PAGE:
Teresa thinks about her mother in Peru, her former dusty home, and about her father's ancestry and the violent great great grandmother he tells stories about. Linda get’s anxious about Teresa, and her need to finally perfect of Teresa’s body drives her to Darryl for a time. With him Teresa can eat things Linda would not approve of, and Darryl indulges her sexual needs as well. Violent gluttony reigns. Teresa almost flirts with another woman for the first time. She remembers how it used to be with Darryl and why she left him for Linda in the first place. Teresa flirts at work to save her job. She knows Darryl is gay but he does not admit it. Darryl has dreams about being killed.


Teresa knows people will believe anything. While she is with Darryl, Linda tells her she is going to Sedona Arizona, so Teresa follows her. They end up at Aunt Margarita’s house and drink peyote tea until they have visions. The next day they go to one of the healing vortexes and almost die of heat stroke until they are rescued by a man in a pink jeep. They both have fever dreams, though Terry only knows hers, that she has a calling. A beautiful terrorist, Imanuela, appears and so does her great grandmother, but they don’t go into specifics. Later at the hospital, Linda really seems to go off the deep end, but Terry seems less effected than normal.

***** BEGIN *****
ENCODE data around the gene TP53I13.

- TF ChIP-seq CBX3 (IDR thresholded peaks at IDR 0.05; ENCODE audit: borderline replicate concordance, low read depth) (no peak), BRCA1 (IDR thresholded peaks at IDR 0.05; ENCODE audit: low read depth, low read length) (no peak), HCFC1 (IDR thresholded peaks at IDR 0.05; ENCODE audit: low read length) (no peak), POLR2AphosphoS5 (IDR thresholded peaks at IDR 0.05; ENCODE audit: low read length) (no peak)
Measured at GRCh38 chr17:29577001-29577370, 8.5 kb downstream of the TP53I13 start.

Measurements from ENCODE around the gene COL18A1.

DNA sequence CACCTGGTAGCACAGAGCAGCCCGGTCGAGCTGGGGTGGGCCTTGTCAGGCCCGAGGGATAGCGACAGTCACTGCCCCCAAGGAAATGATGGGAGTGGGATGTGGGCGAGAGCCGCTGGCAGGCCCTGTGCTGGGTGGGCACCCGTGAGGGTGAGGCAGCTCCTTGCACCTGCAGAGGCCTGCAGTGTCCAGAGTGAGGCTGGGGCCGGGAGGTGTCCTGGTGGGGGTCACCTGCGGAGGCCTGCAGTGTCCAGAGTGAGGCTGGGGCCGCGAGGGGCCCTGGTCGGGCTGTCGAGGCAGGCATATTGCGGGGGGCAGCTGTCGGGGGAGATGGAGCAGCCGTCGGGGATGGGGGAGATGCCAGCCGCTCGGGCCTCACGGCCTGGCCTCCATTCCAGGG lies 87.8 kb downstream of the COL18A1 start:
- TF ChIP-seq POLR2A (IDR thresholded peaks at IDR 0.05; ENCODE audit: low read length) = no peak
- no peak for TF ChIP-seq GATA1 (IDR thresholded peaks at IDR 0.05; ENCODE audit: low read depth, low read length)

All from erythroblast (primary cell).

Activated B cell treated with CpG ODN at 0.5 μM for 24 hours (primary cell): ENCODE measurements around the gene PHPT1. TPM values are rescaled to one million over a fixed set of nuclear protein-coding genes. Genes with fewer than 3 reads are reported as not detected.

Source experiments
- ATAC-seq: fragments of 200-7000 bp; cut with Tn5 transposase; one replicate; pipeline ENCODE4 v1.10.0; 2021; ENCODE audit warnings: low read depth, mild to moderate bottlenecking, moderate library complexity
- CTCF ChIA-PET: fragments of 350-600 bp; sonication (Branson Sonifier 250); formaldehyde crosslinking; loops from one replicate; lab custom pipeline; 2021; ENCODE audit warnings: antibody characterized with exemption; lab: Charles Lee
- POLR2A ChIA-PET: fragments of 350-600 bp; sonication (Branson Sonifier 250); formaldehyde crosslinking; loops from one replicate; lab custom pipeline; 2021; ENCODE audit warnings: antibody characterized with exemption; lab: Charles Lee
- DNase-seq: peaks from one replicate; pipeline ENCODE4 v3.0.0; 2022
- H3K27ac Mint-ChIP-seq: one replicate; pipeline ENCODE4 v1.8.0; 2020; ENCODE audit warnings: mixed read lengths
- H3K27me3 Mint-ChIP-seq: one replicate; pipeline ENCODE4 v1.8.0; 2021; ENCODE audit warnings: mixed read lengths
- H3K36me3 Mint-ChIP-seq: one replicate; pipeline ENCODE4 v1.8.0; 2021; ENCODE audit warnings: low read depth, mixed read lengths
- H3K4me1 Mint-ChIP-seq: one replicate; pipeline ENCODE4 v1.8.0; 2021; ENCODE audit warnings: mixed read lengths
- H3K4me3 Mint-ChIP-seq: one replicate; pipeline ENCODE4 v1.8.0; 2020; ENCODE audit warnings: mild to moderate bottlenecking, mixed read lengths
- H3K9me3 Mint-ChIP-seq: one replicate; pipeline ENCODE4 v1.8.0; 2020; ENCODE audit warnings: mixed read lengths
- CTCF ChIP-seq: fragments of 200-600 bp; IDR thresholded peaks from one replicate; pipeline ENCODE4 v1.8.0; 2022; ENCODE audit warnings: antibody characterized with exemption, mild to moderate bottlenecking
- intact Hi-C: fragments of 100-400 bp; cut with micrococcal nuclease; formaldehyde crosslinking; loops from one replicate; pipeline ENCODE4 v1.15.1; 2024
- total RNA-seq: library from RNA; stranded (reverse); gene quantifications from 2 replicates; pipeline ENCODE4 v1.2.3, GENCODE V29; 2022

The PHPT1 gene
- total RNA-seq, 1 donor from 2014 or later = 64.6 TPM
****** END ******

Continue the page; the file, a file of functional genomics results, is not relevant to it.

5. ON STAGE 95

Teresa wins a number of small body building competitions. Her boss at the bank frames a picture of her in a white bikini because he likes women with muscles. Later, she decides to kiss him and others (like the Ranchero or the licking lip woman) because Linda has decided to become completely celibate, and because she thinks she is beginning to feel freer. Teresa's mother tells her stories about terrorists she tries to convert, about a bomb going off in her car when she wasn't in it. She buys a gun in order to feel stronger than she really is, and walks around south Phoenix. As Linda, her love, pulls further and further away, yet still entices, Teresa decides to shoot her, but doesn’t. She goes into the desert to feel her naked body in the hot air, and that is when she knows she can live without Linda.